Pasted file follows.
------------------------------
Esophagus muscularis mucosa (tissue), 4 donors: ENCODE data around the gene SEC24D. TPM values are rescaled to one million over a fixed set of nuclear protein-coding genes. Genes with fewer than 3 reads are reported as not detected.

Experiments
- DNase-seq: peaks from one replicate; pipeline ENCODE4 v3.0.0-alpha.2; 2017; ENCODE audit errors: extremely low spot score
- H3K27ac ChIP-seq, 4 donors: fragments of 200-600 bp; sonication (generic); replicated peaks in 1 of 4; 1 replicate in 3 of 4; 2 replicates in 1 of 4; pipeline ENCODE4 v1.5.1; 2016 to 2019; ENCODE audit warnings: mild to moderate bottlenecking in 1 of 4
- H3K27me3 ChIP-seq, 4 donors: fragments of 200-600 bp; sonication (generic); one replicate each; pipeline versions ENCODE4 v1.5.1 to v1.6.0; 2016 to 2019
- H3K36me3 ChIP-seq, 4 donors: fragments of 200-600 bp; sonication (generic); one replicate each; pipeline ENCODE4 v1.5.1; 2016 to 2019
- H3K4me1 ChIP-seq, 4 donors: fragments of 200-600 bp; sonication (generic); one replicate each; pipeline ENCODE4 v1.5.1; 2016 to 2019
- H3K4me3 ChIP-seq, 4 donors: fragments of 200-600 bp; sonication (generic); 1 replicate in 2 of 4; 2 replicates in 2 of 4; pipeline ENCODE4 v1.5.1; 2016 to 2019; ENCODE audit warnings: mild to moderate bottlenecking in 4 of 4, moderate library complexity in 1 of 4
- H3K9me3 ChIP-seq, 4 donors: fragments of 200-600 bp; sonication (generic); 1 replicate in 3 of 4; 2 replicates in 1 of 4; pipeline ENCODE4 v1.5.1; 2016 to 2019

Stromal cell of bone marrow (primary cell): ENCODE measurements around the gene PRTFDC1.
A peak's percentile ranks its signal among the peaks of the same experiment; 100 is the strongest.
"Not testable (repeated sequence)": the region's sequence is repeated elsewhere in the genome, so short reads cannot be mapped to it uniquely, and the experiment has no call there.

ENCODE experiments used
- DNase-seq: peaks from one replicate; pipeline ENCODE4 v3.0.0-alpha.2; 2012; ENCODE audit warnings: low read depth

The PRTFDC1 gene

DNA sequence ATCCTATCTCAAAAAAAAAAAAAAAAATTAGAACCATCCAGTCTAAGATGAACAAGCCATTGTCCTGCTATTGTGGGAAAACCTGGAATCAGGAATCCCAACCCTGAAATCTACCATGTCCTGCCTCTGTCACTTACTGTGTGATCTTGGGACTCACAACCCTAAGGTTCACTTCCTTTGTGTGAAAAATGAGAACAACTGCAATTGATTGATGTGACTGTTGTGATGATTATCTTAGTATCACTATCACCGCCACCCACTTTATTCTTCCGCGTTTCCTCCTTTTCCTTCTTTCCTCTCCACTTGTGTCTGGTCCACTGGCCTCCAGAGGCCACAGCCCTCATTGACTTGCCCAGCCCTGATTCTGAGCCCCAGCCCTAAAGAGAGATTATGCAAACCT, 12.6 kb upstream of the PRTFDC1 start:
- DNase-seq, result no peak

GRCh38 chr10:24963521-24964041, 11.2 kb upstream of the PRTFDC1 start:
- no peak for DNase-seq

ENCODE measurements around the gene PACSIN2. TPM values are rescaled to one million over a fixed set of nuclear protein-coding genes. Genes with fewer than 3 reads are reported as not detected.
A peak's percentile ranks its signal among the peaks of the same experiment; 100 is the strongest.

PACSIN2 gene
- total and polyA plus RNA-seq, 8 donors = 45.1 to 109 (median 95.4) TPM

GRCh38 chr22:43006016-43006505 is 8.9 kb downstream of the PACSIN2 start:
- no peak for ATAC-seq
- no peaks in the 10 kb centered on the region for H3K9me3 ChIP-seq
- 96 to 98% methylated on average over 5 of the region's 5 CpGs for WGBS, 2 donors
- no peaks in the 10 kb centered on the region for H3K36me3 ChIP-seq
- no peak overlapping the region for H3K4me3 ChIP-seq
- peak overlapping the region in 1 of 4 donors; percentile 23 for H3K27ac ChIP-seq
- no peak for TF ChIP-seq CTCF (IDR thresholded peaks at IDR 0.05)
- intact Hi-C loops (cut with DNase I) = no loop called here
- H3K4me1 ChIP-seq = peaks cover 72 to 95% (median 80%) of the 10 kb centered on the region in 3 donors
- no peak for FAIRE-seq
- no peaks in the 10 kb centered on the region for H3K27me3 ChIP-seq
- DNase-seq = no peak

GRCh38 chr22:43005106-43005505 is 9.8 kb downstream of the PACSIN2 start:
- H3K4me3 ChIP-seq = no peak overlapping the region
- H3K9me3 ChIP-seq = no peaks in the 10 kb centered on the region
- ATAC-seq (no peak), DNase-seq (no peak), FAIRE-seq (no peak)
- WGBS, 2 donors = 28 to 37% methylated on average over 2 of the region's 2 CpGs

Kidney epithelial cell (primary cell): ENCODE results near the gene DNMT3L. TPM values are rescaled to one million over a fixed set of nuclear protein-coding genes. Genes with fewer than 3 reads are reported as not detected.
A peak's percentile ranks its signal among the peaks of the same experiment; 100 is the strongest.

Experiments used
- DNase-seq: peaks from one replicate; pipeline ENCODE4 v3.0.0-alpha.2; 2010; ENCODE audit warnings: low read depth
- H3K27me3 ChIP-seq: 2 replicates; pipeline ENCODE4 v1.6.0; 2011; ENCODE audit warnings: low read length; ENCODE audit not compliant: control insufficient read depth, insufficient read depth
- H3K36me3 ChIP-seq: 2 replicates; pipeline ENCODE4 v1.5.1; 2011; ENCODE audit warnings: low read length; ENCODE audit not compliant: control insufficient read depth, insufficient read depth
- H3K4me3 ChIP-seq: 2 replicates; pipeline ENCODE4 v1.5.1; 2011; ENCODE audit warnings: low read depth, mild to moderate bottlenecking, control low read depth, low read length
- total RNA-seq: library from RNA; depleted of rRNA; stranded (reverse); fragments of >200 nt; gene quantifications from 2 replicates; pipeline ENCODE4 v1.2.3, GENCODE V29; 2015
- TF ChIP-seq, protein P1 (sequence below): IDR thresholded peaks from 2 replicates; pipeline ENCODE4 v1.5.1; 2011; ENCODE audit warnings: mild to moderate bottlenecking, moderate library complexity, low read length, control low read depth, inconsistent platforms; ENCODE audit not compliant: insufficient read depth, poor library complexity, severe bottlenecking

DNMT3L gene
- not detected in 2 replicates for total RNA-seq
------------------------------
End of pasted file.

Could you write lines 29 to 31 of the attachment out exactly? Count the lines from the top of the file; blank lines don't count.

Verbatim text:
- no peak overlapping the region for H3K4me3 ChIP-seq
- peak overlapping the region in 1 of 4 donors; percentile 23 for H3K27ac ChIP-seq
- no peak for TF ChIP-seq CTCF (IDR thresholded peaks at IDR 0.05)